Egg Donation Success Rates
For egg donation, as with IVF without donated eggs, success rate is defined as the "percentage of embryo transfers resulting in live births." Success rates vary from clinic to clinic.
The latest (from 2009) cumulative SART statistics gathered nationally for SART member clinics show the egg donation success rate at 55.1%. This rate was similar to recent years preceding.
The 55.1% statistic was derived from 9,485 transfers with the average number of embryos transferred being 2.
Because many cycles using donated eggs result in surplus embryos to freeze, this gives intended parents an additional opportunity for success. Cumulative pregnancy rates increases when frozen/thawed embryos are used as well.
On the same SART report (from 2009), the success rate for donor egg using thawed embryos alone was 33.8%. This statistic was derived from 5,614 transfers with the average number of embryos transferred being 2.1.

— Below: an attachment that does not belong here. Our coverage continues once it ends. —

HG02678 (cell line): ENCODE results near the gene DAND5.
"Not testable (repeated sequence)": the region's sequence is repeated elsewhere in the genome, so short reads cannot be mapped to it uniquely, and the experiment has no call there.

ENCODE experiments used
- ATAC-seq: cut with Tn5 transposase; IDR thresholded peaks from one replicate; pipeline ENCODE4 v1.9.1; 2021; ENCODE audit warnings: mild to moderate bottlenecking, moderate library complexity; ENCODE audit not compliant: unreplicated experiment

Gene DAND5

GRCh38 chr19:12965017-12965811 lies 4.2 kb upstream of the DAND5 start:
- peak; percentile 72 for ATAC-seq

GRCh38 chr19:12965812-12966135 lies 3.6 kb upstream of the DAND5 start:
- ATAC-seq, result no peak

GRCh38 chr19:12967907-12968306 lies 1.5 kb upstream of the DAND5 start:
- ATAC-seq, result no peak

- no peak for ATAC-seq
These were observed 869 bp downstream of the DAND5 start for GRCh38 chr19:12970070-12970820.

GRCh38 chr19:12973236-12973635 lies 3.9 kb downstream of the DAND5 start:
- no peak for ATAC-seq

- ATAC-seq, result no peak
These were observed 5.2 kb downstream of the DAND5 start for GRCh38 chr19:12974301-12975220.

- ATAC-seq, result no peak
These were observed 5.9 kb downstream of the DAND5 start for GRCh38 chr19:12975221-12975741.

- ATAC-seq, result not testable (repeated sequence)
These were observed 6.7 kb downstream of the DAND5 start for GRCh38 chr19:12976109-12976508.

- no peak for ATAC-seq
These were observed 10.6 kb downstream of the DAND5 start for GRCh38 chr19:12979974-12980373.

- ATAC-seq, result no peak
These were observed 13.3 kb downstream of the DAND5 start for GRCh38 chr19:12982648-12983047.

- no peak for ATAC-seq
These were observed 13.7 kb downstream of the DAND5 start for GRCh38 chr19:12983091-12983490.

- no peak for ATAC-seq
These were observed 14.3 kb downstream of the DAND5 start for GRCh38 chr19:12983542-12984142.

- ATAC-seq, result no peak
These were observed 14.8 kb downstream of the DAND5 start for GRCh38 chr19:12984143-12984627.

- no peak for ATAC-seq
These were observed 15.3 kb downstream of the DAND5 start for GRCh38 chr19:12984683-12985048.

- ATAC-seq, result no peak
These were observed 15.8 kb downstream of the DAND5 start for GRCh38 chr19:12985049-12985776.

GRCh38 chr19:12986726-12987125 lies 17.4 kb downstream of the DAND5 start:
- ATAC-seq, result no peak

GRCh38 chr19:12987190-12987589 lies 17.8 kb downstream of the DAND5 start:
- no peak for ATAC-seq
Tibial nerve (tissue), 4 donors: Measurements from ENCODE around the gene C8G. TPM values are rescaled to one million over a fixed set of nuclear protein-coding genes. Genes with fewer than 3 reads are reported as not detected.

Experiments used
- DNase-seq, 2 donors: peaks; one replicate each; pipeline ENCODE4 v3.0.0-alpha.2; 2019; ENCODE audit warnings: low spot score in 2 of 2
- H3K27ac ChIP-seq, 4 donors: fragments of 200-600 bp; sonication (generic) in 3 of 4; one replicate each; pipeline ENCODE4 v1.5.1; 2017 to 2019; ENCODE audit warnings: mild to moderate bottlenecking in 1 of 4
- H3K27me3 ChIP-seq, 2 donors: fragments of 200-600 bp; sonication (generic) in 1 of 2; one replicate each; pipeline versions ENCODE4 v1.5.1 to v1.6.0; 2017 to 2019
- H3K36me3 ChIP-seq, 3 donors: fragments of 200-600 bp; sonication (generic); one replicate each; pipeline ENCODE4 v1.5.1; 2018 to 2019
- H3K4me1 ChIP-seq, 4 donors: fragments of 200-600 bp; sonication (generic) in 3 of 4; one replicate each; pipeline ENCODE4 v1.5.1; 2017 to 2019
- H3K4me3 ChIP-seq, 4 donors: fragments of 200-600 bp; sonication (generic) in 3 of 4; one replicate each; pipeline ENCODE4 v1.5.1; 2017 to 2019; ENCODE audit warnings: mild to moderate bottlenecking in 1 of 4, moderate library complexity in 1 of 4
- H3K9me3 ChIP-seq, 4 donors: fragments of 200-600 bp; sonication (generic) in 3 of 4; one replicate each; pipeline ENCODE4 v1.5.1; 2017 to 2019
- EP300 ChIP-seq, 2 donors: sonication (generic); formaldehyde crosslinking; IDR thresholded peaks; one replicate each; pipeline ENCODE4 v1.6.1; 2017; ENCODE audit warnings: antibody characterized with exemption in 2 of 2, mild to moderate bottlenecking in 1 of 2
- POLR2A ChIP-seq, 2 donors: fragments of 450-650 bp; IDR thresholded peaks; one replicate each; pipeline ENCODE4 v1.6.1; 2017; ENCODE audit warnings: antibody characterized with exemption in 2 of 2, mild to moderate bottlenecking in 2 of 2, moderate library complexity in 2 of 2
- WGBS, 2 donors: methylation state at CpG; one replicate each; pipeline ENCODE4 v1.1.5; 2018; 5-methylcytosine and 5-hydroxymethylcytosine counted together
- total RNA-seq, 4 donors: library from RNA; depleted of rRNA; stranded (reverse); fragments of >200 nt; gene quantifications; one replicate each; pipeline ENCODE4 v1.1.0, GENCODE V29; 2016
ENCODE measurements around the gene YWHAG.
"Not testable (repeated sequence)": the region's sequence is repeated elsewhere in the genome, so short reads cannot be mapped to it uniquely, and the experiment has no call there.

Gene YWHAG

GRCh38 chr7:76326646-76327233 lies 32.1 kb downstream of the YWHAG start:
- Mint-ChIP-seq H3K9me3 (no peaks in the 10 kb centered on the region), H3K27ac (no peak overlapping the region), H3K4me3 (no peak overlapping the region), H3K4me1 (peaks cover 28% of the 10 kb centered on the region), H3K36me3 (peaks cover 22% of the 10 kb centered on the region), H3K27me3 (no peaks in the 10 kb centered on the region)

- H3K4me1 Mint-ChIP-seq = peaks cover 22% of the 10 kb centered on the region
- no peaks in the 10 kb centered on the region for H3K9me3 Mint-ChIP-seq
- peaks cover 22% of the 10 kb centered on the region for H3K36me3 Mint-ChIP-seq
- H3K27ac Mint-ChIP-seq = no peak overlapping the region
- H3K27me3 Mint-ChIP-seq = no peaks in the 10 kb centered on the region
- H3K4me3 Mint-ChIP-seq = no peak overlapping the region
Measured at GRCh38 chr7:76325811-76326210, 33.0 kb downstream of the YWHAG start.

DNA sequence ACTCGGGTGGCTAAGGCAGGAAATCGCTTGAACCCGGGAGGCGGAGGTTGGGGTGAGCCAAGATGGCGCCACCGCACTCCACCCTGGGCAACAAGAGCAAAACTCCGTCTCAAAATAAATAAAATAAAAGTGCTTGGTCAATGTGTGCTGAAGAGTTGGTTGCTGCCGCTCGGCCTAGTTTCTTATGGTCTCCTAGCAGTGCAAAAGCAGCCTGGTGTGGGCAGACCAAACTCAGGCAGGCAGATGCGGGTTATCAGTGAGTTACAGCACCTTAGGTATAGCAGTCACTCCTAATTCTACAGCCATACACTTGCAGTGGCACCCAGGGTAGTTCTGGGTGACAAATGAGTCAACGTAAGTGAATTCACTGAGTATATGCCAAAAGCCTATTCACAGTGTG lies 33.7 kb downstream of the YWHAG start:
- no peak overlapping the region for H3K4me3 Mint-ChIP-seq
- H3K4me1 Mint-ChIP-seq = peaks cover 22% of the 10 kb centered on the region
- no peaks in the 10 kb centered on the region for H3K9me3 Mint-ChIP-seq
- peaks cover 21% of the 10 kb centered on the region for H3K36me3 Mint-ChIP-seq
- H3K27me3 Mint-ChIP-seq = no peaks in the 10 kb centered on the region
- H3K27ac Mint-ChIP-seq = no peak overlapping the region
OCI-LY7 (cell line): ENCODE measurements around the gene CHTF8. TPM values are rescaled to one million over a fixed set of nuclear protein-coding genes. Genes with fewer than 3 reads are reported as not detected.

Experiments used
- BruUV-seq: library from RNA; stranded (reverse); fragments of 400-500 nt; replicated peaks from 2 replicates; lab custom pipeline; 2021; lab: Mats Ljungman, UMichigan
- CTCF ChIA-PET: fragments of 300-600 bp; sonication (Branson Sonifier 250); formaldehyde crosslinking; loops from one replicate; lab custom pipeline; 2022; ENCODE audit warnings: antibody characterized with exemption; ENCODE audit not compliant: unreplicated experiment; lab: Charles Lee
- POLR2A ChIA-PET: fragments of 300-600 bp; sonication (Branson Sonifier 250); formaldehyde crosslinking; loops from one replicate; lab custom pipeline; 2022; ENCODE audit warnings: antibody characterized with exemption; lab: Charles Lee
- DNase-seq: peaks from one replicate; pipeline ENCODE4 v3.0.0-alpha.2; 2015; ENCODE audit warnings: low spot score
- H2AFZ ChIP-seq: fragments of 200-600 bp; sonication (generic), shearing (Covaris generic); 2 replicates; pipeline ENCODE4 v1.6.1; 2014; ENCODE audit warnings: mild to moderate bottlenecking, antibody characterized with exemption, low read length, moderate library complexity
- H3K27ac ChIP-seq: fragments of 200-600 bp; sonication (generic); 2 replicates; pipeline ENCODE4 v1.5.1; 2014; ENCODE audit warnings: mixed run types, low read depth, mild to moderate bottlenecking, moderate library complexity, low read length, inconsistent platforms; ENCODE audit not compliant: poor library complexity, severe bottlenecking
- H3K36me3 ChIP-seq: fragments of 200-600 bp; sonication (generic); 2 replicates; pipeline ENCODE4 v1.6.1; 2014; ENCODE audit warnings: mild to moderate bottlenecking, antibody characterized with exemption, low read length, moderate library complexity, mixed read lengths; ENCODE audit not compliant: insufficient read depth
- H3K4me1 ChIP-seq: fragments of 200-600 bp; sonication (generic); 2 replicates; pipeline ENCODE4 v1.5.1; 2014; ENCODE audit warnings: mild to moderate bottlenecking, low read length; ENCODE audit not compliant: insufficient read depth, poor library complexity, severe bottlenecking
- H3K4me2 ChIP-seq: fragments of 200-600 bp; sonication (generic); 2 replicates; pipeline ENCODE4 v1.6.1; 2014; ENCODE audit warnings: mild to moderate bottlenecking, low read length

Note that individual fertility clinics may have higher or lower success rates, and it is very important to investigate the success rates of the clinic when selecting one. Be sure to find out the percentage of embryo transfers resulting in live births and the number of transfers performed.
When comparing the success rate of donor egg against the success rate of IVF (without using an egg donor), the overall success rate of donor egg is significantly higher. While this is true across the board, it is especially true for older women undergoing IVF, since younger eggs are selected to increase the probability of success. For women above the age of 40, who generally have a lower quality and quantity of eggs, the chances of conceiving with a donor egg is 5 times more than with their own eggs.
Several factors that contribute to the success rates of donor egg include the:
- age of the donor
- egg retrieval process
- quality of semen
- overall health of the donor
- overall health of the recipient (and her uterus)
- the number of fertilized eggs (embryos) transferred to the recipient's uterus (including thawed embryos)
When using donated eggs, the age of the recipient is not a big factor affecting success, at least not until age 50 and beyond. In fact, it is possible for women who are past their reproductive years (have reached menopause) to become pregnant.